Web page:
For a while I had been considering how to reduce the workload when it came to marking and providing detailed feedback to students on their successes and areas for improvement. I’ve toyed with a variety of ideas over the past two years of teaching; some of which have been more time consuming than expected whilst others were such a flop (I won’t even share those ones).
My usual approach to marking is that I identify spelling mistakes of topical key words throughout each piece of work. I use codes for simple things like underlining, adding titles etc. and dots to identify where punctuation and grammatical errors are within extended writing tasks.
I will add comments throughout and provide 1 to 2 questions where I would expect a response to be made during Directed Improvement and Reflection Time (DIRT) as directed through school policy. However to be honest I’ve recently changed this technique as I’ve been faced with two issues. Firstly because books are marked every 4 lessons students have found it difficult to go back and answer questions or improve work from 3-4 lessons ago meaning I’ve had to explain what the task was again in order for them to improve it. Secondly I found that responses were short and lacked detail. I want DIRT to reflect improvements to work and to show progress, so towards the end of last term I decided to try a different approach – I now write several questions/comments or provide a ‘Level Up’ task, pupils then choose one piece of feedback to respond to and work on during DIRT. Sometimes in their books other times in a DIRT sheet This has encouraged a focus on a developing and truly improving work.
Marking is extremely time consuming and want to ensure it has impact on student progress, as I’m sure we all do.
Here are a few examples of my efforts to reduce marking whilst retaining effective feedback.
1 // Simple method. Before marking, I’d write a general statement with options for the skills developed in the lesson. After reading the work, I’d simply cross-out the skills that were not applicable and any of the statement that did not apply to some individuals. I’d then write in their target level and highlight the statement/s the student needed to do to progress.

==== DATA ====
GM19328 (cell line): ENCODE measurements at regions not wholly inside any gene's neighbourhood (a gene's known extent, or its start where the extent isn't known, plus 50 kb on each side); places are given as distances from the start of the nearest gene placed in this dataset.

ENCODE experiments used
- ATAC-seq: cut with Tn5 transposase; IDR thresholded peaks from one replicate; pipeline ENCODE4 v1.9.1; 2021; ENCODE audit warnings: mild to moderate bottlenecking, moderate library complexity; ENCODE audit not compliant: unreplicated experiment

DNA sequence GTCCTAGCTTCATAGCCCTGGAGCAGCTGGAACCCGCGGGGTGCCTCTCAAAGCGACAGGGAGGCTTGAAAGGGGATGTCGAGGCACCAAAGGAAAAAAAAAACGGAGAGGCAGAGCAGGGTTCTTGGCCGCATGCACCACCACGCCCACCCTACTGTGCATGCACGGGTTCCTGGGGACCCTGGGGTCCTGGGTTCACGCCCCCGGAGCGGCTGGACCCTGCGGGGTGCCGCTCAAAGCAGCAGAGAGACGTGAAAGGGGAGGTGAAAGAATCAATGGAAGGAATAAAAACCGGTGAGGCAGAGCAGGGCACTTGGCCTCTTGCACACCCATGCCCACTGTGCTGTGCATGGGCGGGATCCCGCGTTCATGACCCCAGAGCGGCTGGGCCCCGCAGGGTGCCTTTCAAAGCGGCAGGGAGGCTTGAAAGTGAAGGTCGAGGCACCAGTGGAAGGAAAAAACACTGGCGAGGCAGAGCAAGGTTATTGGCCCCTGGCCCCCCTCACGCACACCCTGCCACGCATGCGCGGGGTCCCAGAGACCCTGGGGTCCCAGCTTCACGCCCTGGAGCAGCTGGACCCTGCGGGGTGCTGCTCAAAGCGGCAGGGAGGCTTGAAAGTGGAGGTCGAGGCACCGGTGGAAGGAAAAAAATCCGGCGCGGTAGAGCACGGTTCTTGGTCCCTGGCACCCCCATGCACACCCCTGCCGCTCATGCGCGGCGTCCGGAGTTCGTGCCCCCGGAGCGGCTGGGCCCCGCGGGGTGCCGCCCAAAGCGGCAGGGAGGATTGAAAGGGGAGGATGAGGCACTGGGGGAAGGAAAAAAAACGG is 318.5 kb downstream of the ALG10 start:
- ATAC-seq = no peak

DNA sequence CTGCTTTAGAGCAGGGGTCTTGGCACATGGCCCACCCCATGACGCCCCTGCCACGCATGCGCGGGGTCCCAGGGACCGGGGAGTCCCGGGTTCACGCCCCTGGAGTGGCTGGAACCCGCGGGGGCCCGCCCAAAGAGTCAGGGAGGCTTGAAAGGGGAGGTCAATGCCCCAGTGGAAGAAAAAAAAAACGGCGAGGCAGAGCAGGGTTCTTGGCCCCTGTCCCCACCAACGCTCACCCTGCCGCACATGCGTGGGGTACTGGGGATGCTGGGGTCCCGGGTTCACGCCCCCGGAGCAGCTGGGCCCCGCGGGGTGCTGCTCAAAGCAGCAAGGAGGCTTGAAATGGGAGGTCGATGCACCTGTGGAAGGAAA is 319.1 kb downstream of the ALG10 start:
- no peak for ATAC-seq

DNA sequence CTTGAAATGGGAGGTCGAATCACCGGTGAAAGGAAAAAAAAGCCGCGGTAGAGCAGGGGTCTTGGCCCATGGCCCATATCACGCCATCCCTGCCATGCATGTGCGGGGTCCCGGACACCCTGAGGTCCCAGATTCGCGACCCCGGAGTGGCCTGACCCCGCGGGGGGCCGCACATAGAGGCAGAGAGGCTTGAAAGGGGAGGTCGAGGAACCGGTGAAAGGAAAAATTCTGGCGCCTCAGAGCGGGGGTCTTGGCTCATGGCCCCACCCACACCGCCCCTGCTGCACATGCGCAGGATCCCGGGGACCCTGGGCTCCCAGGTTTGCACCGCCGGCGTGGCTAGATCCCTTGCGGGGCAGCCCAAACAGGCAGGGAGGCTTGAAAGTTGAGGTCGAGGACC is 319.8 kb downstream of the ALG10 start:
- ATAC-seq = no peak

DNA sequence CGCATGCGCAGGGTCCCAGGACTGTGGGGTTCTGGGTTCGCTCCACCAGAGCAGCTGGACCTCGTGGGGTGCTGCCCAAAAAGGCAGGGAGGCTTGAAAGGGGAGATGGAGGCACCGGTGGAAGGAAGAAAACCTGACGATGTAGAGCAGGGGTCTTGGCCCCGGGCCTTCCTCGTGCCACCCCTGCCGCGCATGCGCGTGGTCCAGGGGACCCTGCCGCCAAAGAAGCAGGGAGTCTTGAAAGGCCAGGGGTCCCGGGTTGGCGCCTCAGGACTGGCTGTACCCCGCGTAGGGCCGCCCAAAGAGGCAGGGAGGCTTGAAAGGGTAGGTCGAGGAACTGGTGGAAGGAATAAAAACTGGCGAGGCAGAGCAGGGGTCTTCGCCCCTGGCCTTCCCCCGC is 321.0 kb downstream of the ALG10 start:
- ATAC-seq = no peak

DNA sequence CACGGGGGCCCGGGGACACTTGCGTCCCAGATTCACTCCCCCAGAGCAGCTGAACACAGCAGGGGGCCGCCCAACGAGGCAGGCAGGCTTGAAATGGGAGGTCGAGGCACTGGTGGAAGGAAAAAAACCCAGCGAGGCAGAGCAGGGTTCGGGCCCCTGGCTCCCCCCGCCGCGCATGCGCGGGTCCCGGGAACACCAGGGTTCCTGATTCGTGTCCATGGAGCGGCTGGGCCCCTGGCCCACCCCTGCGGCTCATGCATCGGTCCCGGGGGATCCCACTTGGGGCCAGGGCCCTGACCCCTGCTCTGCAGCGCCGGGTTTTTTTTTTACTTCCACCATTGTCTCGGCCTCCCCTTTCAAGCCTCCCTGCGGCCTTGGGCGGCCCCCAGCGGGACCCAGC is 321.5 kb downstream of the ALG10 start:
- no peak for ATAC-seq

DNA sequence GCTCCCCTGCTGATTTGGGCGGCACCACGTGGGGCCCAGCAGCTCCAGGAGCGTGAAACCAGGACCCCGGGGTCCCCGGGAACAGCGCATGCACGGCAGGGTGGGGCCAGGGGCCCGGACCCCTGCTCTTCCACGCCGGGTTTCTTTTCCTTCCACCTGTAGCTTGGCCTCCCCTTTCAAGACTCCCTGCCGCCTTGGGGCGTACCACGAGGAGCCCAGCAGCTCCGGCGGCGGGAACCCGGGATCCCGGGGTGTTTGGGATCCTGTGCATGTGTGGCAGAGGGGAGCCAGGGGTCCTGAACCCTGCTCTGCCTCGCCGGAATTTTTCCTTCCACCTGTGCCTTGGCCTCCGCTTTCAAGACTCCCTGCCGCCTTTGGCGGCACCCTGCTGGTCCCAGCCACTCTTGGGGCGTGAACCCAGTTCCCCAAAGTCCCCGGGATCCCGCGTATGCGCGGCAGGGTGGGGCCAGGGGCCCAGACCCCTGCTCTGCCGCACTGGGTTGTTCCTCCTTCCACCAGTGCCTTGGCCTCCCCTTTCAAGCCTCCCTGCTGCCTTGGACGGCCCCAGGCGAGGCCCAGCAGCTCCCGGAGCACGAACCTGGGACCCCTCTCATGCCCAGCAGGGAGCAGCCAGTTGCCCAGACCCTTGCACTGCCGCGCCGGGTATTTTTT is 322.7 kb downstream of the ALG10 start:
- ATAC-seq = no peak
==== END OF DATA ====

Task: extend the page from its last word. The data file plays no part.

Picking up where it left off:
2 // Another relatively a simple method, but slightly more time consuming. Before marking I would look at what we covered and write a series of comments usually linked to the learning objectives of the lesson/s. After having read the work I’d use the traffic light system to demonstrate how well they achieved the objective/s i.e. green = met fully, amber = almost there, red = not achieved. I’d then highlight the statement on how they could improve and progress.
When I used approaches 1 and 2 it was in my previous school, I’d never even heard of DIRT at that point. As a department we’d give pupils time to read feedback but if I’m honest little was done to act upon the advice and feedback given. Once a term I would get pupils to read through their feedback and write themselves 2-3 targets on how they could improve over the rest of the term but I felt marking had little impact. The SOW were very intensive and left little time for going back to previous classwork without it impacting upon assessments – if content wasn’t covered, they would have been unable to complete assessments in full. No fault of my previous HoD, she inherited them when she was flung into the role. However this time since I have control over the schemes of work, I’ve ensured that DIRT has been incorporated throughout each term.
3// My third attempt has been more recent was mainly created to support non-specialist staff in my department. However since they both teach split groups with me as the other teacher – I have been left to do the marking.